Wednesday, 1 October 2014

Thom Yorke – Tomorrow's Modern Boxes

Thom Yorke's new solo album has arrived at an opportune moment for me. I'm in the midst of re-listening to all my favourite Radiohead albums, prompted by the news that the band are back in the studio working on the follow-up to The King of Limbs. I've even gone back to Atoms For Peace's disappointing Amok in search of Yorke-related goodness. Surely I'm primed to lap up this new surprise release? 

Before I even heard any of the music, the first thing Yorke got right is the pricing. I'll happily pay $6 for the digital download of an album by an artist I like, even without hearing any pre-release singles. (I'm less enamoured with the BitTorrent process, but that's an aside.) As far as the music's concerned, although there are some worthwhile tracks, mostly found in the first half, the album is bogged down by the limitations of Yorke's solo musical explorations: glitchy beats and bloops, plus Yorke's inimitable whine, trapped like a ghost in the machine

Single and opener 'A Brain In A Bottle' is probably the most fully realised song, counterbalancing ominous bass throb and eerie synth melodies with shuffling beats and Yorke's vulnerable, periodically echoed voice. However, it's immediately followed by the less-than-inspired 'Guess Again!', where the insistently crunchy rhythm really grates over its run-time.

For me, the one true stunner on this album is track 3, 'Interference', perhaps because it's not cluttered with Yorke's busy beatwork. In under three minutes, he runs a warm bath of electric piano and synth tones, then breathes his lonely vocal through the steam. It's followed by the very different but equally strong 'The Mother Lode' (note the correct spelling of 'mother lode', Mastodon). Even though I instinctively wince at the bass bounce and Burial-esque drum sounds of this lengthy upbeat workout, there's no denying it's catchy.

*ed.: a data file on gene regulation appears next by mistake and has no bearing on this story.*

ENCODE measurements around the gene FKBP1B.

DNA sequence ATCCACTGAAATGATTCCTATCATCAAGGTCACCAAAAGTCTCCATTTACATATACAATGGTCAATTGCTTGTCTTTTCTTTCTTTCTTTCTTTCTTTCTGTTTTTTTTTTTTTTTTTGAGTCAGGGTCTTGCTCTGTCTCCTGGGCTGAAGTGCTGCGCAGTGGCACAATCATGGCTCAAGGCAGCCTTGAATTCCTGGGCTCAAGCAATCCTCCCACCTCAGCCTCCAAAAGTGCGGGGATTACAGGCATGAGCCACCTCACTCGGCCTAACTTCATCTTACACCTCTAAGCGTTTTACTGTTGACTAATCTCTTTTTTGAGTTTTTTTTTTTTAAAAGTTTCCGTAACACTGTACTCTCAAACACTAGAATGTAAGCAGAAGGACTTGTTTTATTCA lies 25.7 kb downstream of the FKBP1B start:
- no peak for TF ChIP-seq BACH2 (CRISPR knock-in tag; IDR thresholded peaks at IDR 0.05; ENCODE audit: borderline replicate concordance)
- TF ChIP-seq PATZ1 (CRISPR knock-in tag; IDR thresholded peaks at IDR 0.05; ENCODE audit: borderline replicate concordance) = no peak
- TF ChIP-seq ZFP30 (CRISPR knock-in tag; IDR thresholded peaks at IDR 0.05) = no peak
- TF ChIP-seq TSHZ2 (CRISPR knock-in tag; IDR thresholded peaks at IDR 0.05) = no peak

In contrast, 'Truth Ray' is almost sublimely dreary, its excruciatingly foot-dragging tempo made even more leaden by Yorke's moan of "Oh my god, oh my god". It's almost unbearable, but that's probably the intended effect. Boxes' longest track, 'There Is No Ice (For My Drink)', is punctuated by irritating high tom hits and vocal manipulations, richocheting around with very little direction before seguing into the piano and tape warble of 'Pink Section'. Patience is rewarded by the plaintive finale, 'Nose Grows Some', which oozes with ethereal atmosphere.

What's most frustrating about this release is the feeling that the songs are underdeveloped. Sounds are mostly looped then left to run for the duration of each track, with little to no variation or manipulation. When you place this music next to something like Syro by Yorke's beloved Aphex Twin, it sounds especially crude. Nevertheless, as with most of the music Yorke produces, there's a definite something that draws me back repeatedly. The aesthetic may not be especially original or groundbreaking – or even consistently effective – but there's no doubting that his morose songcraft can prove hypnotic.  


  1. I enjoyed your comments, Mr Clarke. I myself haven't listened to the album but I am intruiged by your comments about Aphex Twin and the accusation of "under-development." Thom Yorke is a busy poster-post-industrialist. I feel like he likes to make a point at every level, including leaving songs a little under-done. He revels in the digital age, which I admire, still missing, as I do, a little more old fashioned gumption when it comes to sonicism.

  2. Thank you for your input, Mr Shaw. I agree that Mr Yorke is no doubt pointed in his treatment of these songs; their aching minimalism designed rather than a product of production or songwriting neglect. There's desolate beauty here, it's just rather hard to warm to.